Bra that opens when she finds “The One”

bra

Bra that opens when she finds “The One”

Introducing another startling love related invention that has come out of where else but Japan. Here we have the world’s first “smart bra.” This undergarment created by Japanese lingerie company Ravijour claims it knows how women really feel, so much so that the bra opens when she finds “The One.” But how does it know? When we fall in love, hormones secreted increase the heart rate. The bra has a built in sensor that detects this heart rate increase and opens the bra.

The garment works like a modern day chastity belt, keeping the girls locked away until the man of her dreams walks in and quickens her pulse. When her heartbeat reaches the crucial level the bra opens to end sessions of awkward fumbling just before the penultimate moment of truth.  Sure there are phone charging rain boots and hats that help you find Wi-Fi. But this may be the strangest wearable tech around. Ravijour has its own sexuality specialist on staff who states on the company’s promotional video, “When we fall in love, we experience an instant boost in excitement. That feeling is unlike any other excitement we encounter in life.”

The company’s hopes for this item are not small. Saying of his invention the creator of the smart bra stated, “Until now, the bra was just a piece of clothing to remove. But now it is an instrument to test for true love … destined to become a friend of women around the world.” What isn’t discussed is if the bra will open at times when the lady’s heart rate increases yet isn’t in the throes of passion with her beau? When she is just told of some horrible news, when she’s seeing a Thriller with friends or her parents, when something startling happens at work or she gets to be a guest on a game show. Will her bra open at these inopportune times? What if she wants to get involved with someone physically but isn’t in love? Where is this technology leading also? Certainly we don’t want too much tech in the bedroom.

There is fear of too much being revealed, especially through social media websites. In the age of “revenge porn” we are reminded that positive technologies often do have unforeseen consequences. Nor do we want to export all of our decisions about our bodies to some gizmo or smart device with a socially constructed idea of what courtship and love should be like. Sometimes the best lessons come from when we are unencumbered by outside forces such as societal views of what is proper when. Sure the smart bra seems fun, and is probably just a publicity stunt to get exposure, but we have to protect ourselves from the encroachment of technology into the more private realms of our lives. To learn more about technology’s impact on modern dating read, Love in the Time of Algorithms: What Technology Does to Meeting and Mating by Dan Slater.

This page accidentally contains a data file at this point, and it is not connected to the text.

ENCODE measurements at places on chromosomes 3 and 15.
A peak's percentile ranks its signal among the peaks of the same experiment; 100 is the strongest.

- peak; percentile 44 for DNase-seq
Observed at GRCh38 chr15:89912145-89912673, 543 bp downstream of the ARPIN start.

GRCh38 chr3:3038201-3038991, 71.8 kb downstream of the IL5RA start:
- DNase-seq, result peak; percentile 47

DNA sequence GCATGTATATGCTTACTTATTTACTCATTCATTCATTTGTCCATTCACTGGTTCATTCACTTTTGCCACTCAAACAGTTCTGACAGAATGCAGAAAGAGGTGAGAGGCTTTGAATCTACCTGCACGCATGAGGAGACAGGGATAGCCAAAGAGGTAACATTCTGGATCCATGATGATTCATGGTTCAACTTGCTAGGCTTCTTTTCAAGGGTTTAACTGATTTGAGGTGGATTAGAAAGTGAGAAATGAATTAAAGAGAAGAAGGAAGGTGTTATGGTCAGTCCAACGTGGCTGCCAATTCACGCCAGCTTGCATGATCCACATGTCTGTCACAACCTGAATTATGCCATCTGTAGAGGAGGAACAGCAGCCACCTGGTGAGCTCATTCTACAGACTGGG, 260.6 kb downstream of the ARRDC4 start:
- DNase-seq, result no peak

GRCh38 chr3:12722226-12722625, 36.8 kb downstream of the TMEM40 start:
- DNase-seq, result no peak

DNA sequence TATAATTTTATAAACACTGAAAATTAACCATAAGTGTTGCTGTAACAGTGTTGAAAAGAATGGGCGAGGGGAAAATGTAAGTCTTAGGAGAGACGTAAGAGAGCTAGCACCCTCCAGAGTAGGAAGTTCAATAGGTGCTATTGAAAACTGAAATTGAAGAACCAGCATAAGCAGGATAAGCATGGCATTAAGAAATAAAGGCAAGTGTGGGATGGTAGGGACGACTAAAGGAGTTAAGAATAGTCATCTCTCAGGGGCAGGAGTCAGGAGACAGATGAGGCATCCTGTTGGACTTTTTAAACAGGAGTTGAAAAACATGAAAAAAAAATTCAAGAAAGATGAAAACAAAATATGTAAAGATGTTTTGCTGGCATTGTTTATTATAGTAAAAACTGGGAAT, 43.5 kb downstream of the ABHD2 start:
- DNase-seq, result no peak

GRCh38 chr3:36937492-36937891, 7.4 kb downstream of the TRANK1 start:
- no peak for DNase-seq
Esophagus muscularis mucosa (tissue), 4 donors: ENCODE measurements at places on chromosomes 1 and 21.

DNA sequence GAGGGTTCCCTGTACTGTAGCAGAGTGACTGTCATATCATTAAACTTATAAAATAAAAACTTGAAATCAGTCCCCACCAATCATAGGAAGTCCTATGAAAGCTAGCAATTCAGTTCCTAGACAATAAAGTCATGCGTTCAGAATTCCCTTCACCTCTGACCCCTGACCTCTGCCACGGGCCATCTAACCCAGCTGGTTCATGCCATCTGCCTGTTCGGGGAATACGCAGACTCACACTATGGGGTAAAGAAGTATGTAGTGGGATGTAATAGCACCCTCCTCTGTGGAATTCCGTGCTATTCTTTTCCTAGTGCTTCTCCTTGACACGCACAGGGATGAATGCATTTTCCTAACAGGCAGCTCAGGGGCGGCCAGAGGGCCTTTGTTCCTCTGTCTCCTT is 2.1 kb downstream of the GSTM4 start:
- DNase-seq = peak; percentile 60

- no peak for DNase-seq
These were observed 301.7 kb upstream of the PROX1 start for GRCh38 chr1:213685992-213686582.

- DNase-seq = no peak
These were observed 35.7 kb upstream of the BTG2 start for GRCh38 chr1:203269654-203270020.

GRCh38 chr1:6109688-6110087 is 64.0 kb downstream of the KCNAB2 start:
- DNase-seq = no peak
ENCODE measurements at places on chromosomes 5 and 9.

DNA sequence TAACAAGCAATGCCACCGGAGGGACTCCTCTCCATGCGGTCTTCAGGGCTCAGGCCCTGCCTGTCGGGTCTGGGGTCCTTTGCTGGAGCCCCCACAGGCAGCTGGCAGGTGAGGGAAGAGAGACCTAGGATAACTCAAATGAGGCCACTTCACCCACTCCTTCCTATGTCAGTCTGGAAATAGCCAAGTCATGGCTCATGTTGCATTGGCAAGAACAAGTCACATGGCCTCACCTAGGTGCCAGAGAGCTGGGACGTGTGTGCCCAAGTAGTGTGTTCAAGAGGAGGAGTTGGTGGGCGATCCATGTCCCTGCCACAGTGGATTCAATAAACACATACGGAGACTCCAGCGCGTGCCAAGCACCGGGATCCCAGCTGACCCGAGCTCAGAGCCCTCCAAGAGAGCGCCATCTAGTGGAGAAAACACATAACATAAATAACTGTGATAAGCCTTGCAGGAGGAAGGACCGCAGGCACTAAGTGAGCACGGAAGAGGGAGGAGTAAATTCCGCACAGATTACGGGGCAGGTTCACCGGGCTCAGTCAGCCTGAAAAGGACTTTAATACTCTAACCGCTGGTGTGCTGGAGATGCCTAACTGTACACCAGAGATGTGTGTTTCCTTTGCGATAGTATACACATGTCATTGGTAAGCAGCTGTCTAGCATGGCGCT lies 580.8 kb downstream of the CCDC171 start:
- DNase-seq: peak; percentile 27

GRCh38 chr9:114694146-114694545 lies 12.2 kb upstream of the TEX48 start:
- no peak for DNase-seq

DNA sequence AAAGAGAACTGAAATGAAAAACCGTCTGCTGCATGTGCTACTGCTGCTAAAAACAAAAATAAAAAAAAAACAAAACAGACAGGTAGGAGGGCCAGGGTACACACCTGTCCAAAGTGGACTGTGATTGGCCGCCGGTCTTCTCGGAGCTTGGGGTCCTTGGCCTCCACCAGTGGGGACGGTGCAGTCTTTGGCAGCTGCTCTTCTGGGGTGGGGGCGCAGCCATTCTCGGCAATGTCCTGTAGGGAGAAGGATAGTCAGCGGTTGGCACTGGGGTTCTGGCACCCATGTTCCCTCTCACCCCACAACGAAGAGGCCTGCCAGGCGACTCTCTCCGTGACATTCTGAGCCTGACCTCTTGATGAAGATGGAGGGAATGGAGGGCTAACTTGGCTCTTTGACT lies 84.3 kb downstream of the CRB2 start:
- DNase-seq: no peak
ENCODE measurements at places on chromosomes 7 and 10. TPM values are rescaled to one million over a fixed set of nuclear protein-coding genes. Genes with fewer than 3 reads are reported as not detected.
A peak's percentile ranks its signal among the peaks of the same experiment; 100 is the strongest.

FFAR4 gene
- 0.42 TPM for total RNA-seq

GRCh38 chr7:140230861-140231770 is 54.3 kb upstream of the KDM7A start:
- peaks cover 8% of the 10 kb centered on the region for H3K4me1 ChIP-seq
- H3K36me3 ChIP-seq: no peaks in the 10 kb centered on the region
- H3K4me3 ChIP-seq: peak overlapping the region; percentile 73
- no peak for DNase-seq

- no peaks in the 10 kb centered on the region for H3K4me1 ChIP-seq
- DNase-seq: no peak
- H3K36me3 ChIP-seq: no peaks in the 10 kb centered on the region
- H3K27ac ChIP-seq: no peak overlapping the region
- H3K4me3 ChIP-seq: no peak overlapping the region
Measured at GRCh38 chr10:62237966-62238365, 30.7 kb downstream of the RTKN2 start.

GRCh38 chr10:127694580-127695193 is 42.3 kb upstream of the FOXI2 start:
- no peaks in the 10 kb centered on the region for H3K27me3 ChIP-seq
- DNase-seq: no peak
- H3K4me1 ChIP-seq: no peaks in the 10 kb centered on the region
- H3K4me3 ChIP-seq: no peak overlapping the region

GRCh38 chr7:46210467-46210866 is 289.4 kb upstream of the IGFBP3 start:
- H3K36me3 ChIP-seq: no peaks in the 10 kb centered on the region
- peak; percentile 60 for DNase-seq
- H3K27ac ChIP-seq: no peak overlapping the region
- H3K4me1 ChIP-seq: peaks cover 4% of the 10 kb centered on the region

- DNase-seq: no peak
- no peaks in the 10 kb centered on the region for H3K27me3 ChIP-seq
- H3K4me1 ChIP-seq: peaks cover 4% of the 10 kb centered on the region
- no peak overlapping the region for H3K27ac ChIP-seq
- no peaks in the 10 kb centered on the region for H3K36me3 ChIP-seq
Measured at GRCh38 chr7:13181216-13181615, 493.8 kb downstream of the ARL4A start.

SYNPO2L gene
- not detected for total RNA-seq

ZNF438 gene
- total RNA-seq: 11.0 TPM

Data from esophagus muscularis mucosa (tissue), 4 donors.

BDSM Dating App Helps the Kinky Get Together

kinky

BDSM Dating App Helps the Kinky Get Together

Tinder has been so successful it has bred a near universe of similar apps with their own twist on its successful model.  If you are a shy guy, there’s Catch. Stylish sack jumpers who are also cerebral can meet on Hinge. Those who are very health conscious can find each other on SaladMatch. To select someone who knows how to give a proper salute try Uniform Dating. If you care about the person’s personality and not so much their looks give Willow a try. Black professionals can find possible mates on Meld. Try The League if you are wealthy and the other person’s net worth is of importance to you. The latest in this dating app tsunami is for those who want to get their kink on and find a partner that’s into the kinds of freaky things they want to do. Take Tinder and BDSM, put it in a blender and what shoots out is Whipir. This app does in fact allude to the likeness of the prior landscape-changing app. They also claim to be the only platform solely for the BDSM community. It is important to find someone who is open-minded enough, and trusting enough to allow us to explore our deep desires, and help us find out more about ourselves. We do so when we lead someone else through their deepest fantasies as well.